Is it too much to ask that I never have to know about the long tail of “classic” westerns, that I can want to be ignorant of any “kids shows” despite my appreciation of the Iron Giant, or that I never see a movie no one even bothered to make a promotional image for? I know it’s unfair to expect magical serendipity - to log in and be presented with exactly the movie that’ll warm my hearts very cockles - especially given the catalog Netflix is able to license for online viewing. But that’s what I want, and that’s really what everyone who wants to queue up a movie wants. Until that halcyon day of perfect recommendation, we’ll probably settle for better filters against the tide of crap content.

Browse of a Thousand Corpses

That brings us to the user interface. We’re inundated with media we don’t want to watch, and we’ve got to browse (the brick and mortar metaphor should be a red flag) manually for the media we do. Unfortunately, Netflix makes this pretty torturous.

First, there are two interfaces: one for DVDs, and one for Watch Instantly. Both show only a few movies at a time, but the DVD browser requires clicking through a pager-style interface, while instant requires hovering to scroll through movies at a fixed speed. I’d guess that the difference theoretically has something to do with optimizing for a lean-back experience (the instant movie images are slightly bigger) but it’s a really strange choice to switch up the interaction this way. The rating stars are hidden by default in instant, where there’s the lowest signal to noise and ratings are most informative!



If to accept the provided category filter (yeah, I guess I’ll watch a Thriller), but prioritize the highest rated movies (an improvised crap-filter), you’ve got to click the category name (or see all in DVD browsing), then click “sortable list”, then click to sort by rating. It’s quite baroque to accomplish something that the software should be doing by default! Plus, it needs to be repeated every time you change the base filter (category).

To be fair, the experience of watching a movie online is pretty good! If the video quality wasn’t high enough, or the connection was interrupted and killed my playback, I wouldn’t be a customer at all. That’s to say: anyone who’s in the business has to have that covered, at the very least. I don’t want to ignore the fact that Netflix is doing a good job of actually serving their media, but I also don’t want to give them too much credit for solving that problem. Congratulations, Netflix operations! Now convince me that you care about my experience as a user by providing usable software.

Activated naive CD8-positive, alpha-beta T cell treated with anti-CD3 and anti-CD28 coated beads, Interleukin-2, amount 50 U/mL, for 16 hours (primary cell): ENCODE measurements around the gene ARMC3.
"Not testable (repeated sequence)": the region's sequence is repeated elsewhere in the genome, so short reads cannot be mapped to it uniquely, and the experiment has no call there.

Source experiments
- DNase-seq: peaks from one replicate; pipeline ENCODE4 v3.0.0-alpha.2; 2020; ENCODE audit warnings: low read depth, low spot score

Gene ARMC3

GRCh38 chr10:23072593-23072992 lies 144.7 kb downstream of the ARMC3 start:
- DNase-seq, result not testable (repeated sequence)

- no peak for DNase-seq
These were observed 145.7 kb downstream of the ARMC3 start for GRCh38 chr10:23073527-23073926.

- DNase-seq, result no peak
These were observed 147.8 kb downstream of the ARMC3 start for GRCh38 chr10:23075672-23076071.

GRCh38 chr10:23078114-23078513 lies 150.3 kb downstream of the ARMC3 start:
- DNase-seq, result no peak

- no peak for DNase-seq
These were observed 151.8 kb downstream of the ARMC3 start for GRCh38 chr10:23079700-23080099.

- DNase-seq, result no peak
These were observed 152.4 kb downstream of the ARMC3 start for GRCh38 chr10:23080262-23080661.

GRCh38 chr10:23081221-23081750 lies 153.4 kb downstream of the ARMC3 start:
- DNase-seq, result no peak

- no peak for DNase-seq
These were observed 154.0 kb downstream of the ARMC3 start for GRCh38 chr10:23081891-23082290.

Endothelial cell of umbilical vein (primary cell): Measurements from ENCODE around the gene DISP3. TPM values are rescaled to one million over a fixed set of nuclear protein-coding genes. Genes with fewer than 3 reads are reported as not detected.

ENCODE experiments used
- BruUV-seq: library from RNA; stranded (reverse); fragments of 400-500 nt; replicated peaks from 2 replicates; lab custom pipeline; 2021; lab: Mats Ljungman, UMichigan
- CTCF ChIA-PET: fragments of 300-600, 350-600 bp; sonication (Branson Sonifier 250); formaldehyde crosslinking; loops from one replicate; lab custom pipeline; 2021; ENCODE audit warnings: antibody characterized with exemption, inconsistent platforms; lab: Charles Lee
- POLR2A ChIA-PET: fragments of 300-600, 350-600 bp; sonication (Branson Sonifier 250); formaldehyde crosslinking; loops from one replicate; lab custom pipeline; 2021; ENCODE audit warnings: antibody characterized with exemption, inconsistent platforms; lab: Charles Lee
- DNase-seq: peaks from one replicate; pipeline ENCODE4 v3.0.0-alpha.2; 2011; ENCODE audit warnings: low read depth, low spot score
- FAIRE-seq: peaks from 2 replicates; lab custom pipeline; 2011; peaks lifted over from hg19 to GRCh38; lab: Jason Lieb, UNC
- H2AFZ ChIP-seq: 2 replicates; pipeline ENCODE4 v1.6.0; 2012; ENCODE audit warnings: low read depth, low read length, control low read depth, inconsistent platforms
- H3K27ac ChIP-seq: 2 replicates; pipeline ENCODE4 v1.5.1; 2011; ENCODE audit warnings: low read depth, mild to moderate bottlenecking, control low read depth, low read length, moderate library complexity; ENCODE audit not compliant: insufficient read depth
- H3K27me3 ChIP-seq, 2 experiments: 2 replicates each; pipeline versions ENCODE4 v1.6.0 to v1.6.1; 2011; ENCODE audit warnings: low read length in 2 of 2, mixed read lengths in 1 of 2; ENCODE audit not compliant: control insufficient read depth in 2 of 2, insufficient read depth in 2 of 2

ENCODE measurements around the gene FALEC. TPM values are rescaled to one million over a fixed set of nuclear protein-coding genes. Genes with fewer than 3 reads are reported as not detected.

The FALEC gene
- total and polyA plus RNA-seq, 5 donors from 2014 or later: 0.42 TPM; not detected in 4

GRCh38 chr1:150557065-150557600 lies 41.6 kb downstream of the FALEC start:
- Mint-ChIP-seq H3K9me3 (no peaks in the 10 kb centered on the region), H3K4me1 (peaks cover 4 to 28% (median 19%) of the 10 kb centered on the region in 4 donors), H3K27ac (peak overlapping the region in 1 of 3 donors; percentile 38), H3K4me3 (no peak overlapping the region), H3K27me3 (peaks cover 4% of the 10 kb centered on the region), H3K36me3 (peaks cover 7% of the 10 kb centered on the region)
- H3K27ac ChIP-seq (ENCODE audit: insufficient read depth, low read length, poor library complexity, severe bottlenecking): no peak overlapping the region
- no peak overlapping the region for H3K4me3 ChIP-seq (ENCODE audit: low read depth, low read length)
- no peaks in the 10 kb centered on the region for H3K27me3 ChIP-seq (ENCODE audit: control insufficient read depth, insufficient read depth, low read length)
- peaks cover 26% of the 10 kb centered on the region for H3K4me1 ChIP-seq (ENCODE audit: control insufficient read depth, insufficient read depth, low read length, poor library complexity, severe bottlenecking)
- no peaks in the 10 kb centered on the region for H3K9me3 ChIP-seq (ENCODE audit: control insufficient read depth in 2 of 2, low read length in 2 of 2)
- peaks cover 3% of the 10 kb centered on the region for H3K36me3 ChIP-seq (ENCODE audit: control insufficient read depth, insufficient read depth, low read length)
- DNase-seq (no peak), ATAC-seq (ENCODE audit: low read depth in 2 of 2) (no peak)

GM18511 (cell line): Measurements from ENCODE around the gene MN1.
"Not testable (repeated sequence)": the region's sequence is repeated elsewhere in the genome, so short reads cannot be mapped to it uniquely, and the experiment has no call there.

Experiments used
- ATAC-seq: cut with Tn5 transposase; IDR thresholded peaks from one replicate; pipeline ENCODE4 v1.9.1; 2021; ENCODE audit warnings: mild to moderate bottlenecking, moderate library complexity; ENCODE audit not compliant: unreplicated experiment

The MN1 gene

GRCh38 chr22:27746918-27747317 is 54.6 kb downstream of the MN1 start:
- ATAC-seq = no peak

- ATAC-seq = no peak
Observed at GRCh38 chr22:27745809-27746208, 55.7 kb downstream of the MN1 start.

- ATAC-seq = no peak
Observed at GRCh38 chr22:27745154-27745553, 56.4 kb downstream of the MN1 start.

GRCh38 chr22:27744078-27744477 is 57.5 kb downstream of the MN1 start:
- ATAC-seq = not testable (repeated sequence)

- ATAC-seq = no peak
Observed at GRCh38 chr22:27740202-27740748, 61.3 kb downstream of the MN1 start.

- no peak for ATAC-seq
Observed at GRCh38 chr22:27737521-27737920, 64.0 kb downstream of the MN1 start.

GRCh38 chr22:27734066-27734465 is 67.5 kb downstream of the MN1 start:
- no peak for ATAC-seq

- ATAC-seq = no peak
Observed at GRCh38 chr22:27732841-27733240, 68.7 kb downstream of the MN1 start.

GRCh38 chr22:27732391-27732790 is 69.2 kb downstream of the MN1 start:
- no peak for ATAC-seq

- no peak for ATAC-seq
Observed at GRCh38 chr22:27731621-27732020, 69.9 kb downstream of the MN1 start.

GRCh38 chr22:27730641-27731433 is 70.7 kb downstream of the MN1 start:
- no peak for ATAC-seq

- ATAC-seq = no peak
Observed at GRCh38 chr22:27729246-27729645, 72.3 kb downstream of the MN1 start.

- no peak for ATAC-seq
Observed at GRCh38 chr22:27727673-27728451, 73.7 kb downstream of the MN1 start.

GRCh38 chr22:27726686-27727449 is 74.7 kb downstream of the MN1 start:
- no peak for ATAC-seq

What About the API?

Yes! Let a thousand flowers bloom! For Netflix has an API

Well, maybe not a thousand. I only know of one serious commercial implementation of the Netflix API, at InstantWatcher. It’s got a lot of search options, fast page loads, and it has the most important missing feature, in my mind: curation. For example, you can choose from New York Times Critics’ Picks. Unfortunately, the list seems pretty stale, which points to the main problem with an API: the number of people using an API product is orders of magnitude lower than the total number of Netflix users. 

If Netflix supported curated recommendations and all Netflix users were exposed to them, it would be much more likely that content providers (like the New York Times) would buy into pushing their own updates because it would increase exposure to their brands and content.

Further, the integration with your personal Netflix data is clumsy and requires a paid subscription to InstantWatcher. I think they’ve got a great layer on top of Netflix that can help mitigate some user experience pain, but it’s far from perfect. While providing an API frees us from the restrictions of a bum interface, it’s no substitute for a usable interface!

The $191.76 Question

That’s the cost of a year of Netflix, the $7.99/month one DVD package plus the $7.99/month online viewing package. To me, the DVD package is worth the cost, but it’s kind of sad to imagine going back to a Netflix without watch instantly. On the other hand, it’s less clear to me that online viewing is getting me what I pay for, and I certainly wouldn’t restrict myself to the shabby selection of the instant catalog. I feel like it’s an all-or-nothing proposition.

I’m faced with a product that frustrates me, which I see as overpriced. I’m certainly not alone, as Netflix subscriber numbers are in freefall. The question before the 11 million or so remaining users who, like me, are receiving DVDs by mail and viewing movies and television on watch instantly is: should we keep it up? Reed Hastings is clearly trying to put pressure on us to choose streaming and drop our DVD subscriptions, but I’m willing to bet I’m not alone in valuing the content of the DVD catalog over the immediacy of the online catalog.

Were I paying for more than access to a catalog - if the software Netflix provided did more to help me deal with their morass of low-quality content - things would look very different. In its recent spasms of desperation, writhing to avoid an AOL-like collapse into irrelevance, Netflix has become a company chasing its reflection, tripping over its own tail.